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Winding Spiritual Path for Suspect

Faiths are integral to the family of a former O.C. man now wanted in the war on terror.

May 28, 2004|William Lobdell, Lance Pugmire and Greg Krikorian | Times Staff Writers

Not long after being expelled from an Orange County mosque in 1997 for fighting, Adam Yahiye Gadahn returned wearing a white turban and robes styled in a fashion, one cleric remembers, similar to Osama bin Laden's.

"When I saw that, I thought, 'My God, this guy is going in the wrong direction,' " said Haitham "Danny" Bundakji, president of the Islamic Society of Orange County in Garden Grove.

On Wednesday, Atty. Gen. John Ashcroft and FBI Director Robert S. Mueller announced an international manhunt for Gadahn and six others thought to have terrorist connections. They alleged that Gadahn attended a terrorist training camp in Afghanistan and worked as a translator for Al Qaeda.

Gadahn, 25, has traveled a long road since his days as a youth on a goat ranch in the hills of southwestern Riverside County. Grandson of a prominent Jewish doctor from Orange County, he was raised by parents with eclectic religious tastes who tried to turn their backs on the modern world.

After turning to Islam as a teenager in 1995, Gadahn's religious urges were answered at a Garden Grove mosque.

With light skin, hazel eyes and long hair, Gadahn stood out at a mosque dominated by worshippers of Middle Eastern descent. He identified himself as Yahya, the Arabic name for John the Baptist, a great prophet in Islam as well as in Christianity. His Muslim name, Yahiye, might be a variant spelling of the Arabic word.

Those who knew him recalled a quiet but angry young man who often wouldn't say hello to passersby if he believed they disagreed with his militant interpretation of Islam.

"He would not answer much; he would not comment much," said Muzammil Siddiqi, the Harvard-educated executive director of the Orange County Islamic center and a national Muslim leader.

Bundakji said the newly converted Gadahn mingled with half a dozen "hard-line" Muslims, a faction that Bundakji as the mosque's president didn't allow to meet as a group on the property. "I tried to chase these people away," he said. "This kid [Gadahn] would give me a dirty look all the time. I could see he was going with the wrong crowds."

Bundakji said those Muslims didn't like the mosque's moderate teachings and protested its outreach to Christians and Jews. He said they printed fliers calling the cleric "the Jew," among other things.

"These people looked at us as too modern, too Americanized," Bundakji said. "They thought we were drifting away from Islam."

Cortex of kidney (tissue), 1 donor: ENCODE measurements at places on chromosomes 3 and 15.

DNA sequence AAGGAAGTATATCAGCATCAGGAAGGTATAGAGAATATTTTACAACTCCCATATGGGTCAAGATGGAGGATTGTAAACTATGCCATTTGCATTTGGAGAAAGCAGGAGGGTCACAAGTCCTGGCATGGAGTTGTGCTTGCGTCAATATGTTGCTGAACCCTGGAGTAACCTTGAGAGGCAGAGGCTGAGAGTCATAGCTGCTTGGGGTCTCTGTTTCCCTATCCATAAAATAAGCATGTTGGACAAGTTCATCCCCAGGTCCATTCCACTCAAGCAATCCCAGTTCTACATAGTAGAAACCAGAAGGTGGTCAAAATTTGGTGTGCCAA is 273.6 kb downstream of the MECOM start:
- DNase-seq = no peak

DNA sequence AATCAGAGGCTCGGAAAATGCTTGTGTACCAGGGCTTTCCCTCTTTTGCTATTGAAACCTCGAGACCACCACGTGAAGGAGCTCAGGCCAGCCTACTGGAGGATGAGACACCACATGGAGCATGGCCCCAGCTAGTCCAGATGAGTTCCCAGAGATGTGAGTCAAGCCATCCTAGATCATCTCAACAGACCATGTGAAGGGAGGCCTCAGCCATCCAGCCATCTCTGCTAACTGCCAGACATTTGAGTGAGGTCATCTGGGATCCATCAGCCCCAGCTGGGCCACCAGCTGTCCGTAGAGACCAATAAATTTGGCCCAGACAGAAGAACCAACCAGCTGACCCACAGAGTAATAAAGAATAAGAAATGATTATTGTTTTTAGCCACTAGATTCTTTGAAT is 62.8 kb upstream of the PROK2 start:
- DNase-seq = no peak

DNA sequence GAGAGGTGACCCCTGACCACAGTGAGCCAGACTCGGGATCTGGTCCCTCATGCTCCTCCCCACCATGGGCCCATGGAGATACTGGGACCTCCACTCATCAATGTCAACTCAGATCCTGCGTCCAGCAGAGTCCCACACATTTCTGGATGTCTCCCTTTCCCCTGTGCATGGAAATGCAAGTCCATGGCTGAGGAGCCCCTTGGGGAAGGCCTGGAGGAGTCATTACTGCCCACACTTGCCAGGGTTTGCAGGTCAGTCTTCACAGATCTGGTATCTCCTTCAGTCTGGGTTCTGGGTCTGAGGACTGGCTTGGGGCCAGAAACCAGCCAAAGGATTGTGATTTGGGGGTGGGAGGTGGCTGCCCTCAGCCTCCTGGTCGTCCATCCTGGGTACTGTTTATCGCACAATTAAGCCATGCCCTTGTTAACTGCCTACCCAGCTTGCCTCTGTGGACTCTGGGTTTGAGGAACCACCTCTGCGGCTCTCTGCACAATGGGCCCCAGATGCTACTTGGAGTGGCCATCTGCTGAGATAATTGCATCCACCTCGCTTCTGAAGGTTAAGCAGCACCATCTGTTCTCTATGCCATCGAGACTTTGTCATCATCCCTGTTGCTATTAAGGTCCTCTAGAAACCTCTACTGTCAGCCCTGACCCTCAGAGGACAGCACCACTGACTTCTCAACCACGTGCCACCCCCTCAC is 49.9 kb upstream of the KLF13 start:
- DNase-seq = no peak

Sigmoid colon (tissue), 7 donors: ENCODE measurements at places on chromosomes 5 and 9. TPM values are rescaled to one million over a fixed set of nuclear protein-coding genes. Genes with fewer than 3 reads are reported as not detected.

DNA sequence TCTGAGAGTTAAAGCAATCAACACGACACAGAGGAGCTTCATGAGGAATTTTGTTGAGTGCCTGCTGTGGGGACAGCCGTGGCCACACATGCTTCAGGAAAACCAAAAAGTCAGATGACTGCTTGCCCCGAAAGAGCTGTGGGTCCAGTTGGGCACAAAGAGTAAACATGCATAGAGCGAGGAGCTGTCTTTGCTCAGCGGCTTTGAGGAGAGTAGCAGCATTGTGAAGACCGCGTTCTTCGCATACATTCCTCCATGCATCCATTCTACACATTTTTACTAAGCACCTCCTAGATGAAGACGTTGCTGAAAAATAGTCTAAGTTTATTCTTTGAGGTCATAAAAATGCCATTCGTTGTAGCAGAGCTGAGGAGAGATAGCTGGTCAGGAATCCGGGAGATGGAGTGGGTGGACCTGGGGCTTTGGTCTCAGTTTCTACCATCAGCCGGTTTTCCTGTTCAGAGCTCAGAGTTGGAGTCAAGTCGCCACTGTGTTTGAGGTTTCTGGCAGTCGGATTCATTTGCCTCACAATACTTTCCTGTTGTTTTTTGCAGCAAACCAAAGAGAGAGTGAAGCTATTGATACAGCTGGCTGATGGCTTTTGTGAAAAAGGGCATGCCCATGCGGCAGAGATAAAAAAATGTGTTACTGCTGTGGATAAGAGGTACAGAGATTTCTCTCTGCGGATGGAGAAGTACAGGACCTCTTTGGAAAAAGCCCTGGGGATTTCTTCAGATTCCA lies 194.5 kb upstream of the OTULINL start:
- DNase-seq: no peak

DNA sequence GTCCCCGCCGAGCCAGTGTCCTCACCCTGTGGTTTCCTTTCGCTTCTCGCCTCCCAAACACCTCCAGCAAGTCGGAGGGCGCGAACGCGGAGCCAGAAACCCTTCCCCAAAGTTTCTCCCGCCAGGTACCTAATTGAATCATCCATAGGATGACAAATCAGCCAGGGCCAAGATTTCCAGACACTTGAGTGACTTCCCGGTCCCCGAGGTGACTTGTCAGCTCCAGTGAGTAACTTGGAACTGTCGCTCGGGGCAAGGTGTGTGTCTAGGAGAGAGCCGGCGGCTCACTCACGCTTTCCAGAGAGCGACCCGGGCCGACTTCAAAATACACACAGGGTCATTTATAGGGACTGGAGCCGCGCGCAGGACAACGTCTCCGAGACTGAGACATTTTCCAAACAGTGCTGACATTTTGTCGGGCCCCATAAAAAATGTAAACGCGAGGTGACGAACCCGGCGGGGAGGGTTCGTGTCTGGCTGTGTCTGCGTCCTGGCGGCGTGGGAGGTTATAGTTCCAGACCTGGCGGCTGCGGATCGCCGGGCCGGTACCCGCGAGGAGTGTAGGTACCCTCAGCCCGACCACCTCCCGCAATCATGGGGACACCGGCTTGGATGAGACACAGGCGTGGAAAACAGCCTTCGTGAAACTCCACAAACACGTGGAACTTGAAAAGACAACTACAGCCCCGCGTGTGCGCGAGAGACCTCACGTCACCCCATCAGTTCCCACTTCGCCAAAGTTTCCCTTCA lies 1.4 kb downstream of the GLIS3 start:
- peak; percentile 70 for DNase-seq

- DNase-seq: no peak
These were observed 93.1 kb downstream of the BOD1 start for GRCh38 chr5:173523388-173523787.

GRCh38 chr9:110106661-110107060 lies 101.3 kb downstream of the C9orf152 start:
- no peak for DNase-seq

The feud erupted into violence in May 1997. Gadahn, then 18, was arrested in an attack on Bundakji.

Police said Gadahn had been fired from his position as a security guard at the mosque after he was caught sleeping on the job. They said that he persisted in hanging around the mosque after his dismissal and that when Bundakji confronted him, Gadahn punched the leader in the face and the right shoulder. Bundakji, who was 56 at the time, was not seriously injured.

Bundakji said he doesn't recall Gadahn working for the Islamic center, just that the young man came into his office "yelling and screaming."

Gadahn pleaded guilty to a misdemeanor count of assault and battery and was sentenced to two days in jail, time already served. He also was ordered to perform five days of community service but failed to do so, according to court records. Because of this, there is an outstanding warrant for his arrest.

Bundakji said he saw Gadahn visiting the mosque a few times after that in his new wardrobe of robes and a white turban -- worn, he said, in a style clearly meant to duplicate the garb of Bin Laden.

Gadahn's father, Philip, 57, also remembered his son falling under the influence of a group at the mosque.

He said his son told him of visits to an Islamic center and of becoming friends with four Pakistanis. Those friends ultimately swayed the youth to visit Pakistan, his father said, and then to move there in 1998 after dabbling in a variety of odd jobs in Orange County and opting not to attend community college.

He said the family has received letters from his son -- although not recently -- written from Karachi, Pakistan.

Philip Gadahn said he hasn't spoken with his son in 2 1/2 years. "He just called us [from Pakistan] out of the blue one day, right after 9/11."

Philip Gadahn said he was greatly surprised to learn of the government's allegations. On Wednesday night, he met at his home with FBI investigators.

"If [my son is] involved in what they're saying he's involved in, then he's changed," Philip Gadahn said.

Federal officials said they aren't sure how Gadahn fits into Al Qaeda's terrorist operation and conceded that he may be little more than an English-speaking sympathizer of Islamic radicals.

"It was not as if he was on the radar screen as a Top 10 terrorist or anything like that," said one counterterrorism official, speaking on condition of anonymity.

Gadahn first came to the attention of the FBI's Los Angeles office and local intelligence about the time that he was asked to leave the Orange County mosque, federal officials said.

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